Freezing Tolerance of Plant Cells: From the Aspect of Plasma Membrane and Microdomain

  • Daisuke Takahashi
  • Matsuo Uemura
  • Yukio KawamuraEmail author
Part of the Advances in Experimental Medicine and Biology book series (AEMB, volume 1081)


Freezing stress is accompanied by a state change from water to ice and has multiple facets causing dehydration; consequently, hyperosmotic and mechanical stresses coupled with unfavorable chilling stress act in a parallel way. Freezing tolerance varies widely among plant species, and, for example, most temperate plants can overcome deleterious effects caused by freezing temperatures in winter. Destabilization and dysfunction of the plasma membrane are tightly linked to freezing injury of plant cells. Plant freezing tolerance increases upon exposure to nonfreezing low temperatures (cold acclimation). Recent studies have unveiled pleiotropic responses of plasma membrane lipids and proteins to cold acclimation. In addition, advanced techniques have given new insights into plasma membrane structural non-homogeneity, namely, microdomains. This chapter describes physiological implications of plasma membrane responses enhancing freezing tolerance during cold acclimation, with a focus on microdomains.


Plant Cold acclimation Plasma membrane Microdomain Freezing tolerance Proteome 



Acyl-coenzyme A-binding protein


Acylated sterylglycoside


Blue-copper-binding protein


Bax inhibitor


Brassinosteroid insensitive


C-repeat-binding factor


Calcium-dependent protein kinase


Cryo-scanning electron microscopy


Detergent-resistant membrane


Dynamin-related protein


Fasciclin-like arabinogalactan protein




Free sterol


O-glycosyl hydrolase family 17


Glycosyl inositol phosphoryl ceramide


Glycerophosphoryl diester phosphodiesterase-like protein




Hexagonal II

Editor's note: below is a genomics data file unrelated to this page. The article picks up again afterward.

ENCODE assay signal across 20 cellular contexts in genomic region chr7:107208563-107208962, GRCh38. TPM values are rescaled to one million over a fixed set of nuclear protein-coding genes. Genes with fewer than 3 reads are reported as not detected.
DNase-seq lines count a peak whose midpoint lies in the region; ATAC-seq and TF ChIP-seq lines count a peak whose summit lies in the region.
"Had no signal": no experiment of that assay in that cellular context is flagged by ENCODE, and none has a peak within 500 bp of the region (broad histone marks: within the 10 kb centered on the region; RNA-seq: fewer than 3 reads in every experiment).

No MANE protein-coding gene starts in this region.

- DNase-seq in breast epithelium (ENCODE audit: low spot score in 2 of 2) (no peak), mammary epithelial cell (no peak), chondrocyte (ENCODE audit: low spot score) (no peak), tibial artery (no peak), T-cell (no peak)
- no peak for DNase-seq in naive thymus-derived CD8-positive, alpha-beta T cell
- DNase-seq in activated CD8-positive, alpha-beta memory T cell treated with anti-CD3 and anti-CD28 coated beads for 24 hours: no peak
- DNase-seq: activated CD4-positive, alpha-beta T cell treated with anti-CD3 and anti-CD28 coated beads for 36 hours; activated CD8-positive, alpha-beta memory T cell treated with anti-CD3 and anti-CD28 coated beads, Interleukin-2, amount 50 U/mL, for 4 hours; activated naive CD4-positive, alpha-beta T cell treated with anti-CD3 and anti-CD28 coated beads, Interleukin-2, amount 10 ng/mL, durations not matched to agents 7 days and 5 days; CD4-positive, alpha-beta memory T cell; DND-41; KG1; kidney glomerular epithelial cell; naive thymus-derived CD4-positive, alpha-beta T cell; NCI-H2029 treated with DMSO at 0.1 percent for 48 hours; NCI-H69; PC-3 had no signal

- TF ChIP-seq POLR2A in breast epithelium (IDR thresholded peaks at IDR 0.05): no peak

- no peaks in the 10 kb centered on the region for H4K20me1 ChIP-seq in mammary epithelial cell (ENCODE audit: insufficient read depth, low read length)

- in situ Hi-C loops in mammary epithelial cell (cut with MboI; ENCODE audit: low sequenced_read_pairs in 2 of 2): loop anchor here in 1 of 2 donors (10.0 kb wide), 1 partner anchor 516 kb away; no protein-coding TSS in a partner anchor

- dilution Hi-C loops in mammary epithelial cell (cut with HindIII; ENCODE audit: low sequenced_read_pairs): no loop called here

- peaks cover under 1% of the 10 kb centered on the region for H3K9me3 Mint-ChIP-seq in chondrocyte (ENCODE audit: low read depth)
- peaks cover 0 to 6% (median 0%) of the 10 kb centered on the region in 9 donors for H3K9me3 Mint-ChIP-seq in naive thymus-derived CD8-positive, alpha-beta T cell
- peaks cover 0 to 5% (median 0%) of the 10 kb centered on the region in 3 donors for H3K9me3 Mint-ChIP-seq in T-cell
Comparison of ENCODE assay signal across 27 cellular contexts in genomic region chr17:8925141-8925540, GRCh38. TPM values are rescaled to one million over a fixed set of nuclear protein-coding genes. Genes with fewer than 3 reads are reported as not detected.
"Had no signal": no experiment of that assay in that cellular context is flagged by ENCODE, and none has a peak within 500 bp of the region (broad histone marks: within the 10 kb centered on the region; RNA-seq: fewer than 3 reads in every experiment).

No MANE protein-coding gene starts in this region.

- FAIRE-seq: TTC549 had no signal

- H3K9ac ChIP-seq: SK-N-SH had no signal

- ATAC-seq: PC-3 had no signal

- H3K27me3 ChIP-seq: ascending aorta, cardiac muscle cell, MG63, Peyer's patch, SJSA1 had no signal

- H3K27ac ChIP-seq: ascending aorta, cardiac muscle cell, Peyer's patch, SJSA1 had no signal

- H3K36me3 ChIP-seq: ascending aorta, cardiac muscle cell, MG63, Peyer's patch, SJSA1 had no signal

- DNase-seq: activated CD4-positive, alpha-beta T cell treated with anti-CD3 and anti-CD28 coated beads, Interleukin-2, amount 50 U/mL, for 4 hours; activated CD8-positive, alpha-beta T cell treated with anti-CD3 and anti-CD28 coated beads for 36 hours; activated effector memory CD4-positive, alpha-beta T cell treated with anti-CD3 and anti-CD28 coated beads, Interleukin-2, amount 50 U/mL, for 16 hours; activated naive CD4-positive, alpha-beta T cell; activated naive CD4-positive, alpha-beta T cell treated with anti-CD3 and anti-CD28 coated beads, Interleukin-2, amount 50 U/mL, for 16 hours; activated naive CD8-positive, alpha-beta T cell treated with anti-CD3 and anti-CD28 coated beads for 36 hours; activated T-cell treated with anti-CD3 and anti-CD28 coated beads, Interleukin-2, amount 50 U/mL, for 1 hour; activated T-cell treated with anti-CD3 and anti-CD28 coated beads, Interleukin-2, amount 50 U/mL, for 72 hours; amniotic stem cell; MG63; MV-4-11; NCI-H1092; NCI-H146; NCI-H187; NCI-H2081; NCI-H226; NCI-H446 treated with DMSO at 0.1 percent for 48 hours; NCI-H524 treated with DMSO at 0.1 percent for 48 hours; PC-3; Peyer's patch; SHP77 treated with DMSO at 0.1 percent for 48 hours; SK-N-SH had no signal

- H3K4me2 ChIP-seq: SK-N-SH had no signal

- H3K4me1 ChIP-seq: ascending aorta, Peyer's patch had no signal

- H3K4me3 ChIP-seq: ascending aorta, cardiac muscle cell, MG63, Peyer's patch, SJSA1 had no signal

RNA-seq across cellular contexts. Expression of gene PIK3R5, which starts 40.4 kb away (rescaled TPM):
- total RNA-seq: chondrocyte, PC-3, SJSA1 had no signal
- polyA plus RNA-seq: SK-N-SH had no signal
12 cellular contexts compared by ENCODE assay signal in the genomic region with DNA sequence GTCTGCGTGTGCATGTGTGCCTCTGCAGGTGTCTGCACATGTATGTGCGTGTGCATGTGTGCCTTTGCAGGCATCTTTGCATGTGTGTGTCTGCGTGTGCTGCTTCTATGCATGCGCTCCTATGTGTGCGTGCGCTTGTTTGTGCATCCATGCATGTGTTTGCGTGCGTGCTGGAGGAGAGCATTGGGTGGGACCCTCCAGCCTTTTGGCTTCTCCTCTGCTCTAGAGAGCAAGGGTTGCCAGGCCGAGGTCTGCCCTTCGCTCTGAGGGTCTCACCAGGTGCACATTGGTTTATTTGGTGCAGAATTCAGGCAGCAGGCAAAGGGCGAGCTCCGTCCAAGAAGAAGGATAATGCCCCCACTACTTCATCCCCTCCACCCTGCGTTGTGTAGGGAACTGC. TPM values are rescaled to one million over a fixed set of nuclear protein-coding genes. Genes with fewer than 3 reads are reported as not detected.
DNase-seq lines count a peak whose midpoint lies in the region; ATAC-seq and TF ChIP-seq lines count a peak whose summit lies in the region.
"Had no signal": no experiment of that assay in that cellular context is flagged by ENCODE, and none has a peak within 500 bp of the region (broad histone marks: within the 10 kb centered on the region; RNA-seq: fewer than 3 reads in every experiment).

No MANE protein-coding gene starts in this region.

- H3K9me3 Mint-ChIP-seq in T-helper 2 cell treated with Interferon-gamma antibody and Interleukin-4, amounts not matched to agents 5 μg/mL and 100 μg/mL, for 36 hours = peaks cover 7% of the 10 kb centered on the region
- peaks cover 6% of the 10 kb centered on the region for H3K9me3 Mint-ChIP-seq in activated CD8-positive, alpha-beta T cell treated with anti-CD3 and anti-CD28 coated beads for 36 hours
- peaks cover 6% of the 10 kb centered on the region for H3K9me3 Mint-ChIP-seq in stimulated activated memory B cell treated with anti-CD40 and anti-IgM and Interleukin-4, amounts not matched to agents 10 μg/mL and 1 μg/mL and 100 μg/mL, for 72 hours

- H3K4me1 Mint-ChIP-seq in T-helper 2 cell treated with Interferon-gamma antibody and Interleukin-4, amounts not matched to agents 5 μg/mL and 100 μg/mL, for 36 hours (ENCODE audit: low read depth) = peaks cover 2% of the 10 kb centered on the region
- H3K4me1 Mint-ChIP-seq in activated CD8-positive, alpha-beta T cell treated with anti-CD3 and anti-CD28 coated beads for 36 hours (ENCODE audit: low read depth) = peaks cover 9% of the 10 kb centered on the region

Hypersensitive-induced reaction


Long-chain base


LCB kinase


Lipid transfer protein


Plasmodesmata callose-binding protein




Phospholipase D


Posttranslational modification




Sterol glycosyltransferase


Slow anion channel 1 homolog


Sphingolipid Δ8 LCB desaturase


Syntaxin of plants





This study was, in part, supported by JSPS KAKENHI Grant numbers JP27328 (to D.T.), JP25292205 (to Y.K.), and JP22120003 and JP24370018 (to M.U.) and Humboldt Research Fellowship from the Alexander von Humboldt Foundation to D.T.


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Copyright information

© Springer Nature Singapore Pte Ltd. 2018

Authors and Affiliations

  • Daisuke Takahashi
    • 1
  • Matsuo Uemura
    • 2
  • Yukio Kawamura
    • 3
    Email author
  1. 1.Central Infrastructure Group Genomics and Transcript ProfilingMax-Planck-Institute of Molecular Plant PhysiologyPotsdamGermany
  2. 2.United Graduate School of Agricultural Sciences and Department of Plant-biosciences, Faculty of AgricultureIwate UniversityMoriokaJapan
  3. 3.Cryobiofrontier Research Center and Department of Plant-biosciences, and United Graduate School of Agricultural SciencesIwate UniversityMoriokaJapan

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